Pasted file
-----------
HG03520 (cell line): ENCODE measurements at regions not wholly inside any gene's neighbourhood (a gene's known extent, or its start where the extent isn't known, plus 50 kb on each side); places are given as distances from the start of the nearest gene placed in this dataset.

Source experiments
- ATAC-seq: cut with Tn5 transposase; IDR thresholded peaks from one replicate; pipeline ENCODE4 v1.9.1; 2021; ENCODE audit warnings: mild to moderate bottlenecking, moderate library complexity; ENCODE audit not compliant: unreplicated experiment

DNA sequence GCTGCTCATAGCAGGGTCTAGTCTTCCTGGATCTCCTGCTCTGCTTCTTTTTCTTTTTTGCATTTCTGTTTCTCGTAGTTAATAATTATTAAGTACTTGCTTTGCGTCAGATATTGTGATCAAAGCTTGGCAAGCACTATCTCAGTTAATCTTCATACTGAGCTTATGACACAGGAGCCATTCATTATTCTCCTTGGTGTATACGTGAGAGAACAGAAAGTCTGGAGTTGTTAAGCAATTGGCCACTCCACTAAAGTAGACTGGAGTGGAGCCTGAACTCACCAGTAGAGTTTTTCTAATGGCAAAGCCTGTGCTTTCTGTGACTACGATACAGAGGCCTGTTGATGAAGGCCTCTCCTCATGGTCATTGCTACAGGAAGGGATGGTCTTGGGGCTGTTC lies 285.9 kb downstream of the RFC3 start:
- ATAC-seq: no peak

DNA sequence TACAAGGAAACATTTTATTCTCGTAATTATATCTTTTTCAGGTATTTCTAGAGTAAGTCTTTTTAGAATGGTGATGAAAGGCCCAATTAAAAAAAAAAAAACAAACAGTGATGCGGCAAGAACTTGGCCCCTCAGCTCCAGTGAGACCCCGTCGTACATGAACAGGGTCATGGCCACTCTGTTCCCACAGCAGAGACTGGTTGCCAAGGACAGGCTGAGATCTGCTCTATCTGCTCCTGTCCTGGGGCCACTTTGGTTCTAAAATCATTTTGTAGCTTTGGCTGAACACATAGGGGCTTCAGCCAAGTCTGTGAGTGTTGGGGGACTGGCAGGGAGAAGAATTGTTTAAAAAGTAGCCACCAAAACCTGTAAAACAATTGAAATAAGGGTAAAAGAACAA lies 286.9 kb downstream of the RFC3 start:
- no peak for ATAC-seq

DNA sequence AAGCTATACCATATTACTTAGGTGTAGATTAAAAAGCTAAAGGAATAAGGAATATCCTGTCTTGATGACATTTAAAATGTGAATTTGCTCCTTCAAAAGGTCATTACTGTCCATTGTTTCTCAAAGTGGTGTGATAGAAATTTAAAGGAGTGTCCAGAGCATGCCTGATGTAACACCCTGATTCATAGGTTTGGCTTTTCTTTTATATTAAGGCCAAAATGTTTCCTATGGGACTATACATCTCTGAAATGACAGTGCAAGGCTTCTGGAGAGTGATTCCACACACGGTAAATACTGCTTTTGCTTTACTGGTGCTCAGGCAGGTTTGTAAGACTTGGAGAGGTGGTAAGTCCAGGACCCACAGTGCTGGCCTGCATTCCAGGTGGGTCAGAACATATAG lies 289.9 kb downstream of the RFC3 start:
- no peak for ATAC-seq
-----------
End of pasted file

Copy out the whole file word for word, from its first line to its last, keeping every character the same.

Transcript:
HG03520 (cell line): ENCODE measurements at regions not wholly inside any gene's neighbourhood (a gene's known extent, or its start where the extent isn't known, plus 50 kb on each side); places are given as distances from the start of the nearest gene placed in this dataset.

Source experiments
- ATAC-seq: cut with Tn5 transposase; IDR thresholded peaks from one replicate; pipeline ENCODE4 v1.9.1; 2021; ENCODE audit warnings: mild to moderate bottlenecking, moderate library complexity; ENCODE audit not compliant: unreplicated experiment

DNA sequence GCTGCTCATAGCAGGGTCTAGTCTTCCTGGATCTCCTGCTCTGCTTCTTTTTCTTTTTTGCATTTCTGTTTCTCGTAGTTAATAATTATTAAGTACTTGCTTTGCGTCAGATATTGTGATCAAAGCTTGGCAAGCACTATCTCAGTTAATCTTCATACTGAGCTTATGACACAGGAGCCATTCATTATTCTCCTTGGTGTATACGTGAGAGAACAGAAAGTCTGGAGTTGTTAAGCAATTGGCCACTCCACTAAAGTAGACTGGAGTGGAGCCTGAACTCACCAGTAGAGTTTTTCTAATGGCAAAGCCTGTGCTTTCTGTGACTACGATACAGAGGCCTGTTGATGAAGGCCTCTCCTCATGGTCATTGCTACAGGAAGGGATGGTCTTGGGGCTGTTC lies 285.9 kb downstream of the RFC3 start:
- ATAC-seq: no peak

DNA sequence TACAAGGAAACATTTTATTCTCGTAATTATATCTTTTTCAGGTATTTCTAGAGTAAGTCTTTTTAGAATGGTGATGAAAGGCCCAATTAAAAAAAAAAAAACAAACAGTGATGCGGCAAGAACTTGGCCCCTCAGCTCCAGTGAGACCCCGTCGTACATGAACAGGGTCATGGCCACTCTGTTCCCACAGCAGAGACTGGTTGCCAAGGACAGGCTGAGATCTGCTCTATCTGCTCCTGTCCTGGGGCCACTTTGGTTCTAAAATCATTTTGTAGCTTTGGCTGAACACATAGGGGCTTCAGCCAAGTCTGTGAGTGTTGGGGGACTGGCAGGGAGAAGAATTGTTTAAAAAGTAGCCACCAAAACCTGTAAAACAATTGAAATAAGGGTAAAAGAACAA lies 286.9 kb downstream of the RFC3 start:
- no peak for ATAC-seq

DNA sequence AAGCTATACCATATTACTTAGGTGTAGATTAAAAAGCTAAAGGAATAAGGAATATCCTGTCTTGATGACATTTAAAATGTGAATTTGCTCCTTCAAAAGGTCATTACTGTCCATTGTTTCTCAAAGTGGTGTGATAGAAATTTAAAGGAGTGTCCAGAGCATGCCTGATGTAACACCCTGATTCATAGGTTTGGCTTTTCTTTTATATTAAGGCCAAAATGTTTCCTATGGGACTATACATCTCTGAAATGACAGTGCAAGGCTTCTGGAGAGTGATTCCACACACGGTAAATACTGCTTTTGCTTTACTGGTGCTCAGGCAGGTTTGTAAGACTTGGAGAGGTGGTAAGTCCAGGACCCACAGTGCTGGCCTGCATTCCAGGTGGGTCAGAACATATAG lies 289.9 kb downstream of the RFC3 start:
- no peak for ATAC-seq